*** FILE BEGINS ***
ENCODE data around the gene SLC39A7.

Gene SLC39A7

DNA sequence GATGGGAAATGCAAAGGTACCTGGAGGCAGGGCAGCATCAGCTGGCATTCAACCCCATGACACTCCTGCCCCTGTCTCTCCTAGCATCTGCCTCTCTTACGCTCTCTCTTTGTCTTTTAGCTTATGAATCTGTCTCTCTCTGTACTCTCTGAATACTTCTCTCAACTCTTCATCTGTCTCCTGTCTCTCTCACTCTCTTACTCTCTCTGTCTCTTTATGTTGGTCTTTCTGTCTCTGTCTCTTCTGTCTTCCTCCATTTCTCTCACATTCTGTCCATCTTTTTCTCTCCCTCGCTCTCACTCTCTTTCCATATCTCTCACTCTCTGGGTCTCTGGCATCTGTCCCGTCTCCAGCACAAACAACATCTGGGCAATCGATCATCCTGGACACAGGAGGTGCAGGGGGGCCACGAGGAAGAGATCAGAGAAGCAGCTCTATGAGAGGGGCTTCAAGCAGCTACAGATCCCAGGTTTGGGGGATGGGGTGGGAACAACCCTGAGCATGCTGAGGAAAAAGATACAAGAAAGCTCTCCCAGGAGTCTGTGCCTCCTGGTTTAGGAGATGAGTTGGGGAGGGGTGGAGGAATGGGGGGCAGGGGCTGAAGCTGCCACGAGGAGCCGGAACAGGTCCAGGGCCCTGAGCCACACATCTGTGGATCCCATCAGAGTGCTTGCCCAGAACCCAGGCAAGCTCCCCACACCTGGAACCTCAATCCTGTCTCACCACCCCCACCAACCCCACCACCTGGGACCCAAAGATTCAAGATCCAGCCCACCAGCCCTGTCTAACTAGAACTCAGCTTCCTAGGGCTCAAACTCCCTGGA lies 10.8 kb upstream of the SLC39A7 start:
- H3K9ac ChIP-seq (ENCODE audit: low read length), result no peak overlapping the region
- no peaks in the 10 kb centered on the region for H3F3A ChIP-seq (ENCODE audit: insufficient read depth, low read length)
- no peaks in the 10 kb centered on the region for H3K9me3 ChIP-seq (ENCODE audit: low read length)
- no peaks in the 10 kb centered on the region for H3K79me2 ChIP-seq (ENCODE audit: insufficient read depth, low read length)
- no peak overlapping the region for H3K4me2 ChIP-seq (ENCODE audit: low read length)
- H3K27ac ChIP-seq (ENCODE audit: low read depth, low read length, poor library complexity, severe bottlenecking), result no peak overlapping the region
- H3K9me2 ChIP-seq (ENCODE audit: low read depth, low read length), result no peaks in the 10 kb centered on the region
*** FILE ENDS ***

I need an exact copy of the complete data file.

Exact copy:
ENCODE data around the gene SLC39A7.

Gene SLC39A7

DNA sequence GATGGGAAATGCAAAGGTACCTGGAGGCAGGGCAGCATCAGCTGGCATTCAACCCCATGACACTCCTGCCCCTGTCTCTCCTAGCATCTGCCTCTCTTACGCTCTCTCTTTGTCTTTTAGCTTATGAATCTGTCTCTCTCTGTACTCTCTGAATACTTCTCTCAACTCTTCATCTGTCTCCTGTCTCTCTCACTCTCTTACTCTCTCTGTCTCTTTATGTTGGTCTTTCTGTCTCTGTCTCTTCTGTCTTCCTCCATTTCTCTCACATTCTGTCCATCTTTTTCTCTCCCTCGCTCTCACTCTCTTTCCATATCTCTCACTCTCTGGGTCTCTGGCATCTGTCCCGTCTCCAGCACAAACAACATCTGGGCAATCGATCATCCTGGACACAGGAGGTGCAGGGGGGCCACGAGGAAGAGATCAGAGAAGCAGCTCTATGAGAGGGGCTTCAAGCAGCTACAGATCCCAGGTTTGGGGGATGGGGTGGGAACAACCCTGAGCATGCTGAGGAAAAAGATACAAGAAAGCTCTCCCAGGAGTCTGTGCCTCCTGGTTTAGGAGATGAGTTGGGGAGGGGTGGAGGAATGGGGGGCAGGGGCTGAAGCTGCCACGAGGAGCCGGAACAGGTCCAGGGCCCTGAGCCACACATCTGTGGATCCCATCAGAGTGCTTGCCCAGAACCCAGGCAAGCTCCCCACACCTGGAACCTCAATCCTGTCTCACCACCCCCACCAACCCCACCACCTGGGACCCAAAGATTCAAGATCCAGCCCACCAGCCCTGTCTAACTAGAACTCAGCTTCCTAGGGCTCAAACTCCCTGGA lies 10.8 kb upstream of the SLC39A7 start:
- H3K9ac ChIP-seq (ENCODE audit: low read length), result no peak overlapping the region
- no peaks in the 10 kb centered on the region for H3F3A ChIP-seq (ENCODE audit: insufficient read depth, low read length)
- no peaks in the 10 kb centered on the region for H3K9me3 ChIP-seq (ENCODE audit: low read length)
- no peaks in the 10 kb centered on the region for H3K79me2 ChIP-seq (ENCODE audit: insufficient read depth, low read length)
- no peak overlapping the region for H3K4me2 ChIP-seq (ENCODE audit: low read length)
- H3K27ac ChIP-seq (ENCODE audit: low read depth, low read length, poor library complexity, severe bottlenecking), result no peak overlapping the region
- H3K9me2 ChIP-seq (ENCODE audit: low read depth, low read length), result no peaks in the 10 kb centered on the region